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Redd Remedies

Panax Ginseng (Asian Ginseng)

Panax ginseng has a long, rich history of use in China, Korea and Japan that goes back thousands of years. It is a well-known adaptogen and a widely used restorative tonic in Traditional Chinese Medicine. Its scientific name “Panax” comes from the Latin word “panacea” because of its use for a huge variety of conditions. Panax ginseng is one of the most studied herbs on Earth. Its safety has been well established, not only through scientific research, but also through historical usage. And even so, it has gotten a bad rap here in the States. We are unfortunately “ginseng phobics” – the phobia being rooted in misinformation and simple misunderstanding of the plant.

The team here at Redd is not afraid of ginseng. We feel it is one of the most prized natural medicines available to us. Remember that Panax ginseng is a true adaptogen. In Traditional Chinese Medicine, it is one of the great tonic remedies, used to restore “qi”, or vital energy, and restore vitality. Ginseng promotes resistance to fatigue and stress; increases physical work capacity; stimulates learning and is radioprotective. It looks to balance and nourish; to support the normal functions of the immune, cardiovascular, endocrine and nervous system. All of these effects are very well-established. There are so many health benefits of ginseng that I could write volumes on this plant alone. The roots of Panax ginseng contain various components – polysaccharides, sterols, and saponins. The active constituents in the roots are collectively called “ginsenosides”, and the amounts of these active compounds can vary depending upon the age of the plant, where it was grown and other factors.

Asian ginseng comes in many forms and many varieties. This is where I think some of the confusion comes in. There are 2 distinct forms of Panax ginseng that are widely available here in the States – white and red. White Panax ginseng is simply dried in the air and sun. Red Panax ginseng is steamed and then dried. The steaming process slightly changes the properties of the root and essentially the effects in the body. Red ginseng is much “warmer” than white ginseng, which is considered “slightly warm”. These obviously aren’t terms we use in Western Medicine, but think about them for a minute….it makes sense. A “warm” or “hot” herb is more stimulating; hence, its effects in the body might give more of a “push”. The warming nature of the herb helps to move energy around the body. While red ginseng is still considered a tonic, it is used when more of a “push” would be more appropriate for a person. Ginseng is commonly used for fatigue and exhaustion. In these cases, a little push is certainly needed. And this brings me to another point…misuse.

Much of the negative attention ginseng has received has a lot to do with misuse. I don’t know why, but many of us have this “more is better” attitude. It isn’t necessarily the “more ginseng” that is the issue; it’s the “more” of every other stimulant people consume with it. Remember the first criteria for all adaptogens – they must be nontoxic and safe. This is true of ginseng. There is no known toxicity. There are no known or recognized contraindications according to the World Health Organization and the German Commission E. Caffeine, on the other hand…certainly has known toxicity issues – is the most widely abused stimulant in the world. Put those two things together and the “push” it creates in the body can be significant. It’s not inconceivable that mass amounts of ginseng (especially red) paired with excessive amounts of caffeine could cause issues. Let me try to explain why. Caffeine is a stimulant that artificially extends the central nervous system beyond its limits. (That’s why we experience the “crash”).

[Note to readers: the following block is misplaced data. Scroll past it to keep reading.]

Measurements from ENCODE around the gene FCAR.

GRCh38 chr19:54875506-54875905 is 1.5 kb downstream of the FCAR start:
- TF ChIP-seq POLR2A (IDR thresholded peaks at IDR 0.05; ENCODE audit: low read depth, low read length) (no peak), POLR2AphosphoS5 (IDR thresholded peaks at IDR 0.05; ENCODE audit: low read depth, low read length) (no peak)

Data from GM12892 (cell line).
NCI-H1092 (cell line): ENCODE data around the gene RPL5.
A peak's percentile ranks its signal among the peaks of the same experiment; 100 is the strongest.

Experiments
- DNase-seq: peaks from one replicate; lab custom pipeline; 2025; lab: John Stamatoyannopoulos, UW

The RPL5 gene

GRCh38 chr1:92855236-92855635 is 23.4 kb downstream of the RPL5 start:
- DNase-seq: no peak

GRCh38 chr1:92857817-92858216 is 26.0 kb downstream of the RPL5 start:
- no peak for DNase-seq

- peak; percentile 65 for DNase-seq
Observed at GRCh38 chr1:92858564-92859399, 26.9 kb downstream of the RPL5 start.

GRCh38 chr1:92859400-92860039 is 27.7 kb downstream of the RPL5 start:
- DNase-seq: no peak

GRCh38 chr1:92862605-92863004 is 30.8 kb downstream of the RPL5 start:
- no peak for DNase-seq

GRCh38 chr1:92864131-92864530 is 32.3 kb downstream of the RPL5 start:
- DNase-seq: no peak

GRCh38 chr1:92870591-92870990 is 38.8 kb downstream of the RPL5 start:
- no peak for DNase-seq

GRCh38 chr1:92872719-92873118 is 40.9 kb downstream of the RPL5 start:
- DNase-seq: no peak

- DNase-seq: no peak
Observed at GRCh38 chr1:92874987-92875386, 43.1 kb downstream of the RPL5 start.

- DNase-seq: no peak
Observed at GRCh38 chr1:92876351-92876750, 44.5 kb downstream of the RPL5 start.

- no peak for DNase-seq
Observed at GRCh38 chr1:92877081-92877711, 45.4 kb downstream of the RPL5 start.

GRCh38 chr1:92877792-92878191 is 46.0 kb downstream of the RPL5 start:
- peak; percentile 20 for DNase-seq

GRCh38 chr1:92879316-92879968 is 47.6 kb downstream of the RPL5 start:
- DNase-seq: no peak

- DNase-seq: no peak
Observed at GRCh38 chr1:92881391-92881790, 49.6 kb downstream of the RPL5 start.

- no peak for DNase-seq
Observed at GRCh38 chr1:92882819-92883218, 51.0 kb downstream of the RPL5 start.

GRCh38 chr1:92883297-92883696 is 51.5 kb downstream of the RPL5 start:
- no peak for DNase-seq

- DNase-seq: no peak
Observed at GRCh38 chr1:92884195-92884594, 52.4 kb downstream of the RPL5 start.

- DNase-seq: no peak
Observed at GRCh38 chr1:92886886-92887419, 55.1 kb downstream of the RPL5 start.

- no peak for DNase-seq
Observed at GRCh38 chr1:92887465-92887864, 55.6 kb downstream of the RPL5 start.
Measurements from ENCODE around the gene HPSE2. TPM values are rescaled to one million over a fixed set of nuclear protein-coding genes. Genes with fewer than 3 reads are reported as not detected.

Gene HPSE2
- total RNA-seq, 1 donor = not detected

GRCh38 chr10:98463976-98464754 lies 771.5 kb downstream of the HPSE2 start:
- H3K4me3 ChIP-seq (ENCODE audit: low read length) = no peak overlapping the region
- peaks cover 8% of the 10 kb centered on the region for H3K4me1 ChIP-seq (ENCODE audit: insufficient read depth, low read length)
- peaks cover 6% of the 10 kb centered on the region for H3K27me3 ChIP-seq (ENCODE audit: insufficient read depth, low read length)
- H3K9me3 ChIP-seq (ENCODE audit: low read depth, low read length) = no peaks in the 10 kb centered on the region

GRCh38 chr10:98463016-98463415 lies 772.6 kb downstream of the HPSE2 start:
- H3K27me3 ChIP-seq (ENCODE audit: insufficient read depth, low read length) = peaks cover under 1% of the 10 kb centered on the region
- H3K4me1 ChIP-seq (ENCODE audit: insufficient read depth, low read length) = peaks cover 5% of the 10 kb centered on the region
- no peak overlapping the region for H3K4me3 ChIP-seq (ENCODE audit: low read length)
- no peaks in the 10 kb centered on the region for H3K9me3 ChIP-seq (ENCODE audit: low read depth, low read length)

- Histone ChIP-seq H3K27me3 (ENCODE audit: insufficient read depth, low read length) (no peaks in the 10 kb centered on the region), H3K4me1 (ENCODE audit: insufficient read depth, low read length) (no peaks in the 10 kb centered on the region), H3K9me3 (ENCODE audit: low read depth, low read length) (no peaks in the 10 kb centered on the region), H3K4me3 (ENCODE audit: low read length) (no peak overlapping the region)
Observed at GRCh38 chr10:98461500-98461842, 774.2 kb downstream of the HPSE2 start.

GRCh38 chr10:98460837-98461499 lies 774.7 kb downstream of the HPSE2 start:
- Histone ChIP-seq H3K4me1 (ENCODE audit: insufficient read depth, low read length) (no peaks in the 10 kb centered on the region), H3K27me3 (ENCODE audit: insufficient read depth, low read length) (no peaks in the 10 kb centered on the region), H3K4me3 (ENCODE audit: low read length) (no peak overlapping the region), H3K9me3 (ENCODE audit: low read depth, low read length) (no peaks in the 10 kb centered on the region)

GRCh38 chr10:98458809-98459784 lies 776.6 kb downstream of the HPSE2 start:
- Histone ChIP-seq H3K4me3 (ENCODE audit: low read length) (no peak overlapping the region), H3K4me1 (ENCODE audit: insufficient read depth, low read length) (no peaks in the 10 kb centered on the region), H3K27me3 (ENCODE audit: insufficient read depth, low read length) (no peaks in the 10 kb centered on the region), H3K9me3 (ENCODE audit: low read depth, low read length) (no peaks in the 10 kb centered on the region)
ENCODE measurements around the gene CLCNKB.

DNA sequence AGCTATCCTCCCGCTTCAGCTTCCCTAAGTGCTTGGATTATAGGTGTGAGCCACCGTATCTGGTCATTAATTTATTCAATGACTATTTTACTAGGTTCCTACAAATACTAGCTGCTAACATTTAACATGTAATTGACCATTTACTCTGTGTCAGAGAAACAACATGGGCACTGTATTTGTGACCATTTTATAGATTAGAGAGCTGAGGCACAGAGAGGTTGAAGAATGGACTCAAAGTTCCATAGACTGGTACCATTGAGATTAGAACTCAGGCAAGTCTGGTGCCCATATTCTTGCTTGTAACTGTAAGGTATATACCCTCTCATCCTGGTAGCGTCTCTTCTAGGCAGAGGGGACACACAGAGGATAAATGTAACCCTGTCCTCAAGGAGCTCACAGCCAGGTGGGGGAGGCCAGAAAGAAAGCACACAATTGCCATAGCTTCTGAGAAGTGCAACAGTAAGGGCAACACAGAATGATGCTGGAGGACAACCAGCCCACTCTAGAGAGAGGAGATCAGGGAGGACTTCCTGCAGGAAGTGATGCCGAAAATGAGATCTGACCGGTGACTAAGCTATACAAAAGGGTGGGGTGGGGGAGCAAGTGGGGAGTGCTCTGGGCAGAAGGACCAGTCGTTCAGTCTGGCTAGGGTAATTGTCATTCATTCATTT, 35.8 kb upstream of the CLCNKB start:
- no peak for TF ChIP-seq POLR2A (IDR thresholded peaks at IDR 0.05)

Panax ginseng is going to make this artificial boost even stronger, because it is looking to balance a system that is obviously out of whack. It will also up-regulate body systems, such as the adrenals and the central nervous system, because they need it. It isn’t the ginseng that causes the irritability or the rise in blood pressure – it’s the caffeine. If the correct type of ginseng is used in the correct doses in the absence of excessive amounts of other stimulants, the outcome would be very different – it would be normalizing.

Panax ginseng is the grand-daddy of all adaptogens. (Its Chinese name, ren shen, actually means “man root”.) This incredible adaptogen has had the trust of several cultures for many millennia. And as long as you don’t follow it up with a few cans of Red Bull, you can experience the truly significant health benefits of this little root.

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